Has the GEPF changed the rules regarding pension debt on divorce?

Maya Fisher-French
Maya Fisher-French

Susan writes to City Press to ask about her concerns related to the Government Employees’ Pension Fund (GEPF).


As a member of the Government Employees’ Pension Fund (GEPF), I would like a follow-up on the pension debt created through divorce. Is there any progress in this regard?


In October 2017, a review of GEPF benefits resulted in five changes being recommended to the GEPF law, which were put forward to Parliament for approval. This included the treatment of pension funds on divorce.

While it was expected that Parliament would approve these changes last year, this has not happened and the latest update from the GEPF is that it is still awaiting parliamentary approval.

As background, the clean break principle applies where a divorce agreement allows for the non-member spouse to receive a portion of the member’s pension fund.

Currently, the way the pension withdrawal is calculated uses the concept of debt and interest in the apportionment of pension benefits on divorce. This means that members effectively have a “debt” owing on their pension fund.

The resolution before Parliament is to amend the GEPF law and adjust the member’s service following payment of a divorce settlement by the fund.

For example, if you have 18 years of service and the divorce settlement entitles the non-member spouse to 50% of the pension fund interest, then the years of service would be reduced to nine years in terms of benefit calculations.

If a member chooses, they can select to buy back those years of service by either paying in immediately or increasing their monthly contributions.

It is important that members understand that the GEPF does not determine the sharing of the benefit – that is part of the divorce agreement and the GEPF is only acting on the court order.

Other changes to the GEPF law before Parliament include children receiving a higher pension. This is the most significant change for members as it represents a major benefit increase for their children.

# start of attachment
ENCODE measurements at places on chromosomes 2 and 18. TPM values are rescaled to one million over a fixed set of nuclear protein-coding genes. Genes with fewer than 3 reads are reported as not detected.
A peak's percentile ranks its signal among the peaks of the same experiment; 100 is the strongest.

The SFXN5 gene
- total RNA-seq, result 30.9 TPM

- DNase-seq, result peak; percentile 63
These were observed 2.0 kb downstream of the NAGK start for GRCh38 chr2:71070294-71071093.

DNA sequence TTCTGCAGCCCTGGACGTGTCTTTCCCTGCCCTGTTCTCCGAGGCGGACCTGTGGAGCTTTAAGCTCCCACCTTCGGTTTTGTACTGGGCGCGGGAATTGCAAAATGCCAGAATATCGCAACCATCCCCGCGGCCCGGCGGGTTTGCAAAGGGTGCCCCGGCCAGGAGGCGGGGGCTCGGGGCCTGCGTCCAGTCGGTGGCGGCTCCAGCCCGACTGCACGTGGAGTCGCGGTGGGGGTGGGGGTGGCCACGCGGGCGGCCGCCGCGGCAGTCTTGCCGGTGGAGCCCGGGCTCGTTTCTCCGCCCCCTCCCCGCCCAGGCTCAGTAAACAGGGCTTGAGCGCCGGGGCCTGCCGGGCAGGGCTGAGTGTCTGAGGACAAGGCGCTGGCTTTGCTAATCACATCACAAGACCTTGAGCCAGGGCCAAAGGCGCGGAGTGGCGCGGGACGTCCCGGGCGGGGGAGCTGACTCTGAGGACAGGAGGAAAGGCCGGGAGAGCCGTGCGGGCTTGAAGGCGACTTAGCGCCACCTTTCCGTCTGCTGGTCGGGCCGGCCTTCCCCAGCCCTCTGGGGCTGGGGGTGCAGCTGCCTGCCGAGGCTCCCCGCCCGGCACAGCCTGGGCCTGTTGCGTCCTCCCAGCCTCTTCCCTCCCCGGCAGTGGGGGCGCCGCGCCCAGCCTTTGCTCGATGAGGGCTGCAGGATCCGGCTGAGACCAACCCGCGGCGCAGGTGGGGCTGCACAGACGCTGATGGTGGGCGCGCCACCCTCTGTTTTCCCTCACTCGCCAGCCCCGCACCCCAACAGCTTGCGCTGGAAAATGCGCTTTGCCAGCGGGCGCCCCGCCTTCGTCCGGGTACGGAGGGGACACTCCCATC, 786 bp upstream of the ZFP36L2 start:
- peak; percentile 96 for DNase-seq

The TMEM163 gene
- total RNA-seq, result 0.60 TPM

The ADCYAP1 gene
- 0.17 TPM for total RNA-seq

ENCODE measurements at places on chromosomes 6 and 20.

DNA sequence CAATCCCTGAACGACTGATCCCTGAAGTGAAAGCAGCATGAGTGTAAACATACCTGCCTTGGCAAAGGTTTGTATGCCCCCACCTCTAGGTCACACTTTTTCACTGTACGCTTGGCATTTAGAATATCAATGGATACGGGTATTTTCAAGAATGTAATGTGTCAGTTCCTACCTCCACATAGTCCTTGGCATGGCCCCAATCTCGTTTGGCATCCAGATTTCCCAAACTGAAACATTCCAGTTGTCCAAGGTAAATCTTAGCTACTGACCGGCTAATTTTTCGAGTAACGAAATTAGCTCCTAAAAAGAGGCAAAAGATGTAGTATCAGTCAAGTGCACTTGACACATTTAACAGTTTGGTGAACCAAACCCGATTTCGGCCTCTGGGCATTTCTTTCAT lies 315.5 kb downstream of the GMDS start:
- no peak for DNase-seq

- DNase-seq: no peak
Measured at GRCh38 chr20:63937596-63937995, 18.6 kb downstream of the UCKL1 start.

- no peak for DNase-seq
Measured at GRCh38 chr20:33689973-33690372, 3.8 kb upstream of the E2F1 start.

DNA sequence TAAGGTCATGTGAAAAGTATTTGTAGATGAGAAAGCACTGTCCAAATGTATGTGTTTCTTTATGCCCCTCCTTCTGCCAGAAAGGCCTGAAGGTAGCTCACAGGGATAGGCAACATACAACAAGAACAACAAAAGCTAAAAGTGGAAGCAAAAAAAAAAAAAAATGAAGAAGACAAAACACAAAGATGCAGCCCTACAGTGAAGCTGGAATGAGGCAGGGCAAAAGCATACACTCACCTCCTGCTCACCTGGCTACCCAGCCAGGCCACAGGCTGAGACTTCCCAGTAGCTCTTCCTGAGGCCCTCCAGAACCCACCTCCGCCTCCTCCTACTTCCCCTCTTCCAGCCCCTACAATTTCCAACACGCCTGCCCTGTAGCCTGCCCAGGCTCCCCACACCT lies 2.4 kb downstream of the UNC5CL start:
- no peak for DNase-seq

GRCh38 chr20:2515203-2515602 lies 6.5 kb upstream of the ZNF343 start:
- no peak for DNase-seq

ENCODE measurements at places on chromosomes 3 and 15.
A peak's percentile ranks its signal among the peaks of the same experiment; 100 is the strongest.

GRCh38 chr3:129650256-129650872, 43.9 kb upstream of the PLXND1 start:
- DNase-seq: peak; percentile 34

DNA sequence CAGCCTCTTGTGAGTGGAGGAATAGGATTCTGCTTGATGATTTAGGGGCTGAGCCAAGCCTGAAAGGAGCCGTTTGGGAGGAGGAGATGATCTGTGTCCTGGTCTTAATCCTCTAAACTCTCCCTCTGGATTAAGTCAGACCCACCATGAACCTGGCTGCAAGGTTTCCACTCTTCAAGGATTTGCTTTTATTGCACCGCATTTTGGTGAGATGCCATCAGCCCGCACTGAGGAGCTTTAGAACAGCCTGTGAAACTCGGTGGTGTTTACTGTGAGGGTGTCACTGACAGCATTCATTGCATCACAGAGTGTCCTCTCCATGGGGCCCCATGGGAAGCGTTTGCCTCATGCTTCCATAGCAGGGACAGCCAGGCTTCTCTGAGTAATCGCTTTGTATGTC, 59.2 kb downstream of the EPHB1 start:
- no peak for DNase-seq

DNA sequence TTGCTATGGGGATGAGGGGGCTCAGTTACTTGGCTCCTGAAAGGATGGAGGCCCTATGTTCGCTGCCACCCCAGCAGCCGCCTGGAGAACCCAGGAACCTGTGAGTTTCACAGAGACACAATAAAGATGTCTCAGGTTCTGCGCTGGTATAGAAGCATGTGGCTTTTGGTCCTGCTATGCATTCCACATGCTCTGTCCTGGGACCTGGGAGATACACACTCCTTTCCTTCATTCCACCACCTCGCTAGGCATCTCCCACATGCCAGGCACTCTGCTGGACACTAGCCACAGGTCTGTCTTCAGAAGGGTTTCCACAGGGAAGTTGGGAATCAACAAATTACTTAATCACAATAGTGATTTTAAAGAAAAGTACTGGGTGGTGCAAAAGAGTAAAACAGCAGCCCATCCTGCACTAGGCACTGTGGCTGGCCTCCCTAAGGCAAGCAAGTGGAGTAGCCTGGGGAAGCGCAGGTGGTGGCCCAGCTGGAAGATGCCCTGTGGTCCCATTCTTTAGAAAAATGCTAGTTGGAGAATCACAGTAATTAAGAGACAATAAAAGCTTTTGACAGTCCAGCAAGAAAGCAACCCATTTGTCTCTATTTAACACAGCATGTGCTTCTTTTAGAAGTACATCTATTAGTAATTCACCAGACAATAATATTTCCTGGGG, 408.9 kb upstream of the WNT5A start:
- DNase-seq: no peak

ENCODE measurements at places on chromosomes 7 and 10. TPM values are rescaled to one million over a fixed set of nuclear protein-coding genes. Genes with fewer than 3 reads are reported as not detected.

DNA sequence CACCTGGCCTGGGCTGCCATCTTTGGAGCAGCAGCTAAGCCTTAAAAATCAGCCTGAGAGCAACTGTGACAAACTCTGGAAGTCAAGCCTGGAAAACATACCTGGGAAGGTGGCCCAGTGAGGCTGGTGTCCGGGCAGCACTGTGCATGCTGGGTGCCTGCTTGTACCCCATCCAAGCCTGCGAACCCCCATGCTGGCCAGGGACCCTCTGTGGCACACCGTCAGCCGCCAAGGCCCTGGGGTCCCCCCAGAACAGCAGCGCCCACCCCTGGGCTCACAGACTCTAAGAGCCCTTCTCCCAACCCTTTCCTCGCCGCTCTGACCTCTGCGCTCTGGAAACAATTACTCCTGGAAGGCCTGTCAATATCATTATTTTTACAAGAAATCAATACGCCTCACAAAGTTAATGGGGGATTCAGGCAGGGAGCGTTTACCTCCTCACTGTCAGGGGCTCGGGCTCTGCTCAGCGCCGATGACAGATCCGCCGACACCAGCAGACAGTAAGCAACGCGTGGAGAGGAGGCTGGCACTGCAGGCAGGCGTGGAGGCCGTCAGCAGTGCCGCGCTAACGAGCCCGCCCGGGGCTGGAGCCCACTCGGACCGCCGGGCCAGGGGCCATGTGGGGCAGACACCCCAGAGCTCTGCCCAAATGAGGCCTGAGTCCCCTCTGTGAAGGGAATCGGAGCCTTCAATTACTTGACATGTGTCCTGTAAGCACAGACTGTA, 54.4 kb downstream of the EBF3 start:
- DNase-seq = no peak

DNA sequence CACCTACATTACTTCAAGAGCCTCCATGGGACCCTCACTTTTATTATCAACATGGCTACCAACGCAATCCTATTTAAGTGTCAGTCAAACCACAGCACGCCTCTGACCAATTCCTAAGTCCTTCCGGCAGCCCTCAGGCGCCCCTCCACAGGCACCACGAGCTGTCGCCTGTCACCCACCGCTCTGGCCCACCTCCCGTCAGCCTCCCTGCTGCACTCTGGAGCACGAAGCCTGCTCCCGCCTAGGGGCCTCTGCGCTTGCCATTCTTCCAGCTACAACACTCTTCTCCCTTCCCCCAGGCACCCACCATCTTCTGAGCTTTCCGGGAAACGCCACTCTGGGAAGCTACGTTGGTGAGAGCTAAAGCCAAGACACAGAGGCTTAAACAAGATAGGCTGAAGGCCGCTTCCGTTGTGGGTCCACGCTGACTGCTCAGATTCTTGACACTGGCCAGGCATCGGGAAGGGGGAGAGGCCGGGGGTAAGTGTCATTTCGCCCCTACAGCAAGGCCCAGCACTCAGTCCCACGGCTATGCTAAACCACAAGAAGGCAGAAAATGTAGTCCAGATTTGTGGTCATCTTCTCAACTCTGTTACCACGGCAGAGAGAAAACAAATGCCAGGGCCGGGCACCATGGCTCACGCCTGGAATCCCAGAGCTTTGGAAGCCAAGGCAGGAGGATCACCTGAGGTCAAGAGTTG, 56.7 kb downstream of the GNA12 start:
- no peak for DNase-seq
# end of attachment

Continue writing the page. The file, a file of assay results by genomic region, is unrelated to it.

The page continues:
The resolution before Parliament is to change the Orphan’s Pension to a child’s pension, and to extend the age until which the child receives the benefit from 18 to 22, irrespective of whether the child is still studying.

Currently, the law requires that the child has to prove that both parents are deceased before they can receive the benefit.

In many cases, especially with single mothers, the child does not have any contact or financial support from the other parent, yet the current “orphan” rule prevents them from receiving the benefit to which they are entitled.

Once Parliament approves the changes, a child will benefit from their parent’s pension fund irrespective of whether there is another parent in their lives.

The amount of money received by the child will be increased from 10% to a maximum of 25% of the member’s pension benefit, but this is reduced proportionately depending on the number of eligible children and whether there is a spousal pension.

There will also be changes to spousal pensions depending on the age and gender of the member’s spouse.

The GEPF provides an automatic spousal pension of 50% of the member’s pension, however, if a member chooses, they can sacrifice 3.5% of their monthly income on retirement to boost the spousal pension to 75%.

The problem arises when the spouse is much younger than the member. The GEPF has a case where it has been paying a spousal pension for 40 years as the spouse was 30 years younger than the member.

Irrespective of age, the spouse will still receive the 50% spousal pension, but where a member wishes to boost the spousal pension to 75%, the gender and age of the spouse will be taken into consideration when calculating the cost.

Maya Fisher-French
Personal finance journalist
City Press
w:www.mayaonmoney.co.za  e: maya@askmaya.co.za
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